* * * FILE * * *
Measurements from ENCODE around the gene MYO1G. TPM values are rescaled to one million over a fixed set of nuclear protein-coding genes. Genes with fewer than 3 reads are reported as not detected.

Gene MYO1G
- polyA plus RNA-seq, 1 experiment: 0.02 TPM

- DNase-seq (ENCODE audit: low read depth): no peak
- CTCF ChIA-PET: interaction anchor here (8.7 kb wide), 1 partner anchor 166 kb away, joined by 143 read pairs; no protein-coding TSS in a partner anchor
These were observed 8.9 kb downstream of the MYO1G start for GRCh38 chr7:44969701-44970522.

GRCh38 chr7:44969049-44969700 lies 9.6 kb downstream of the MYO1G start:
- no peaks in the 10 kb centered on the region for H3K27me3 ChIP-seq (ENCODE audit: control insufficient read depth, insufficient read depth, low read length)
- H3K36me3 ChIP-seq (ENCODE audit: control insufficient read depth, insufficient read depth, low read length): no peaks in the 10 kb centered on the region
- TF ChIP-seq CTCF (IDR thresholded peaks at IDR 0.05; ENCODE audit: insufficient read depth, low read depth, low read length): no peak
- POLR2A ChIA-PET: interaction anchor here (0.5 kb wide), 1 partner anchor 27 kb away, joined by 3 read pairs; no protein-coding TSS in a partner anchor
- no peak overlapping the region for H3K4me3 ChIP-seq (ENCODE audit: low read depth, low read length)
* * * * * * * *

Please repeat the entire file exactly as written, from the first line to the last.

Measurements from ENCODE around the gene MYO1G. TPM values are rescaled to one million over a fixed set of nuclear protein-coding genes. Genes with fewer than 3 reads are reported as not detected.

Gene MYO1G
- polyA plus RNA-seq, 1 experiment: 0.02 TPM

- DNase-seq (ENCODE audit: low read depth): no peak
- CTCF ChIA-PET: interaction anchor here (8.7 kb wide), 1 partner anchor 166 kb away, joined by 143 read pairs; no protein-coding TSS in a partner anchor
These were observed 8.9 kb downstream of the MYO1G start for GRCh38 chr7:44969701-44970522.

GRCh38 chr7:44969049-44969700 lies 9.6 kb downstream of the MYO1G start:
- no peaks in the 10 kb centered on the region for H3K27me3 ChIP-seq (ENCODE audit: control insufficient read depth, insufficient read depth, low read length)
- H3K36me3 ChIP-seq (ENCODE audit: control insufficient read depth, insufficient read depth, low read length): no peaks in the 10 kb centered on the region
- TF ChIP-seq CTCF (IDR thresholded peaks at IDR 0.05; ENCODE audit: insufficient read depth, low read depth, low read length): no peak
- POLR2A ChIA-PET: interaction anchor here (0.5 kb wide), 1 partner anchor 27 kb away, joined by 3 read pairs; no protein-coding TSS in a partner anchor
- no peak overlapping the region for H3K4me3 ChIP-seq (ENCODE audit: low read depth, low read length)